“…. we must avoid framing resilience as a personal responsibility, absolving employers from an active role in its cultivation.” Graham Lowe, the author of Creating Healthy Organizations, wrote a blog post for us about the COVID-19 pandemic has affected the workplace.
Two years and counting, the COVID-19 pandemic has disrupted our working lives in ways that would have been unimaginable in 2019. The big challenge now is identifying lessons from the pandemic’s impact on workers and workplaces that can guide post-pandemic recovery in a healthy, productive, and sustainable direction.
While the future of work has a long history, never have so many fundamental questions been asked about how to make workplaces and jobs better.
The pandemic has amplified worker mental health issues, from stress to burnout and anxiety. Research by the Institute for Work and Health conducted pre-pandemic documents how a poor psychosocial work environment – lack of job security, unmanageable workloads, little supervisor support, low job control – significantly increases the risk of stress and burnout. Today these conditions are far more common. The challenge for employers, especially those listening to their employees, is how best to design psychologically healthy and safe post-pandemic work arrangements?
Fostering resilience can help individuals and teams meet the pandemic challenges they confront at work. But we must avoid framing resilience as a personal responsibility, absolving employers from an active role in its cultivation. Surely employers now understand the vital importance of an agile, change-ready workforce. That’s what resilience means for an organization.
Lockdowns revealed the potential for workers to be productive when they’re not under the watchful eye of their boss. For some, this was the flexibility they longed for. For others, however, working from home came at the personal cost of long work hours and blurred lines between work and personal time. For many parents, especially mothers, looking after young children and working from home was an impossible combination. Constructive responses to these work-life issues include recent federal-provincial childcare funding commitments in Canada, Portugal’s initiative to ban employers from contacting employees off hours, and reducing the work week to four days – which Gallup research suggests improves employee well-being.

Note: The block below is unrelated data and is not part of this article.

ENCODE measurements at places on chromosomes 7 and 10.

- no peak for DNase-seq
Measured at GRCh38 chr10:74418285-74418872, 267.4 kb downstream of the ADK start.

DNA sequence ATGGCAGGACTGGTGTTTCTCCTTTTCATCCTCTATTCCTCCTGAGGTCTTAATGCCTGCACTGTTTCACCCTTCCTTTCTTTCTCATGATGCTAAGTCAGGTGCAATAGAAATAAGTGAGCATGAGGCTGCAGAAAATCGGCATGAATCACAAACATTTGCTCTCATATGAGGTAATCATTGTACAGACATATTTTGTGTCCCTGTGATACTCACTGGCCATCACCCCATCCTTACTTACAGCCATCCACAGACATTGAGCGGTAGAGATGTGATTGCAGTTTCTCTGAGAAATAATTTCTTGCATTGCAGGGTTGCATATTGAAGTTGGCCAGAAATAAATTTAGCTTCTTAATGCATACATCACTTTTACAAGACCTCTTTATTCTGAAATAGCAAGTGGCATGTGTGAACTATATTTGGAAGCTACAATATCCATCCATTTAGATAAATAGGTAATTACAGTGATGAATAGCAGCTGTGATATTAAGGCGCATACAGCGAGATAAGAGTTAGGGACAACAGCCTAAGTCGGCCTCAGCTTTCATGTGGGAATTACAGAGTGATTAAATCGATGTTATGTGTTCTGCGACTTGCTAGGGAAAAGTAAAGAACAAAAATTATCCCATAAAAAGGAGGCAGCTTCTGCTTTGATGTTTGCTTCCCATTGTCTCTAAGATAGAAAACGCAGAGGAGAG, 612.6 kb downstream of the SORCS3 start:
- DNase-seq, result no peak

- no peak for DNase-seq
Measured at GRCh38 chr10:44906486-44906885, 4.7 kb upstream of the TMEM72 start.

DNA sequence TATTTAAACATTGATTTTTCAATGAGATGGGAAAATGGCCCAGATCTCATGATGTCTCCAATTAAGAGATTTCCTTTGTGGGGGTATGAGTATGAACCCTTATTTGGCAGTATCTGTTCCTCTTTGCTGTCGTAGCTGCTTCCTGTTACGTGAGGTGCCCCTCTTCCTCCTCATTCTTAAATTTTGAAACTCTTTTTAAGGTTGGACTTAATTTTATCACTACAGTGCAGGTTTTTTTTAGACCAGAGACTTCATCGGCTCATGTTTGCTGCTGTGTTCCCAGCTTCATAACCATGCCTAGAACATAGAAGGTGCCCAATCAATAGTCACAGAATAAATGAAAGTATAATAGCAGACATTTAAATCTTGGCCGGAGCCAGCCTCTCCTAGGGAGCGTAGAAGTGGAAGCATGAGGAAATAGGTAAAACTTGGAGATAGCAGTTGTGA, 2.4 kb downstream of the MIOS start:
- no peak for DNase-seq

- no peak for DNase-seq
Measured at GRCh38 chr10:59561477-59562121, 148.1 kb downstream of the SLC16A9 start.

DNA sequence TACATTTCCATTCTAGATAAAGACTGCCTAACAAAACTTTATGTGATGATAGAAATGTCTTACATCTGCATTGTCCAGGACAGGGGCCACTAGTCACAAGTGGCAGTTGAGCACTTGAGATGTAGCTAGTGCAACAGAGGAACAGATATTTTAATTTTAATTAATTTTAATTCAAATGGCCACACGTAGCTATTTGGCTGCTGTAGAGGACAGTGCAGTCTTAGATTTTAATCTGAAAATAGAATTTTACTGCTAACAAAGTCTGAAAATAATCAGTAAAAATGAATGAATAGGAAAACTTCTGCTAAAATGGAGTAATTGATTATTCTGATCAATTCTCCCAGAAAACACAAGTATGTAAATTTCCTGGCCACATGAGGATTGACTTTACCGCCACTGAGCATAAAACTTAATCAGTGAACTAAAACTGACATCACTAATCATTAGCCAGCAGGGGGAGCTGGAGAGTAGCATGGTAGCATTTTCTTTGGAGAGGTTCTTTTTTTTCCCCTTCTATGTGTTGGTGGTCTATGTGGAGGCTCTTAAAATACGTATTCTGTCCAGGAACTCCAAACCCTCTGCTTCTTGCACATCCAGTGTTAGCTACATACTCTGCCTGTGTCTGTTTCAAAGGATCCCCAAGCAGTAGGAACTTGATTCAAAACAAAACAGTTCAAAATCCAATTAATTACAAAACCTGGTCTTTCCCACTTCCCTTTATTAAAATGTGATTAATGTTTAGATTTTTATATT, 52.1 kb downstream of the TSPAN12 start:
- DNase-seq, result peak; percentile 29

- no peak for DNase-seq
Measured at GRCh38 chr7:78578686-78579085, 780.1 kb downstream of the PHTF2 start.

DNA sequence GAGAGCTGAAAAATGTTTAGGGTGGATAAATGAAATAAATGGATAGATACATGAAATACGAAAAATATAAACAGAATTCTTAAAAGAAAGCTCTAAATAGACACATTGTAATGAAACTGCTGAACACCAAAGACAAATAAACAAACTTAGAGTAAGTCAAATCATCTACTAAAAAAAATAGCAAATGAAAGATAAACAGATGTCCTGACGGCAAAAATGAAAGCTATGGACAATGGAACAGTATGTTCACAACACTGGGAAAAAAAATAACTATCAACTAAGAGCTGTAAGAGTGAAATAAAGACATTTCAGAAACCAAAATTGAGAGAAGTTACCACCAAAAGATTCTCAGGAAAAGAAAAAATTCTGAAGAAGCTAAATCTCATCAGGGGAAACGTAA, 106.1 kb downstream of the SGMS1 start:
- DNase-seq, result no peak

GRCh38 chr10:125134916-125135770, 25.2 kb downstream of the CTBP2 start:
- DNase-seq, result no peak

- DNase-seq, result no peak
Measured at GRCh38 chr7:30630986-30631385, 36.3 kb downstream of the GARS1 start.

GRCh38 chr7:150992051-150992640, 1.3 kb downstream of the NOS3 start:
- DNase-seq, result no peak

On-going training and development are essential for an organization’s future success, strengthening workforce capabilities, job satisfaction, and engagement. Again, the pandemic has been disruptive, either halting (e.g., front-line retail workers), leaving no time for it (e.g., in the healthcare sector), or closing off access to training and development (e.g., laid-off hospitality sector workers). Employers who implement training and development based on current and future workforce skill needs – especially anticipating the impact of artificial intelligence, robotics, and other advanced technologies – will be set up for sustainable post-pandemic success.
Something more fundamental has happened in the past two years. Having monitored work trends for many decades, never have I encountered today’s existential reconning. Indeed, the pandemic’s personal toll has led some to question the meaning of work and what they want out of a job. One result is a dramatic rise in quit rates. The best response by employers is to ramp up two-way communications to find out their workers’ evolving wants and needs. And then quickly respond in meaningful ways.
The pandemic also widened existing fault lines in the workforce and society. COVID disproportionately inflicted suffering on Black, Indigenous, and other racialized communities. If it were not for government income support programs, the personal economic effects of the pandemic could have been truly devastating. These trends are reopening the debate about a guaranteed income.
Comparing front-line employees who remained on the job throughout the pandemic with white-collar workers who quickly moved to remote work reveals starkly different experiences. These contrasting scenarios have widened the job quality gap. Closing this gap requires employers to support all employees to deal with future health and safety risks. As such, increased access to paid sick leave and enhanced workplace mental health resources could be a positive legacy of the pandemic.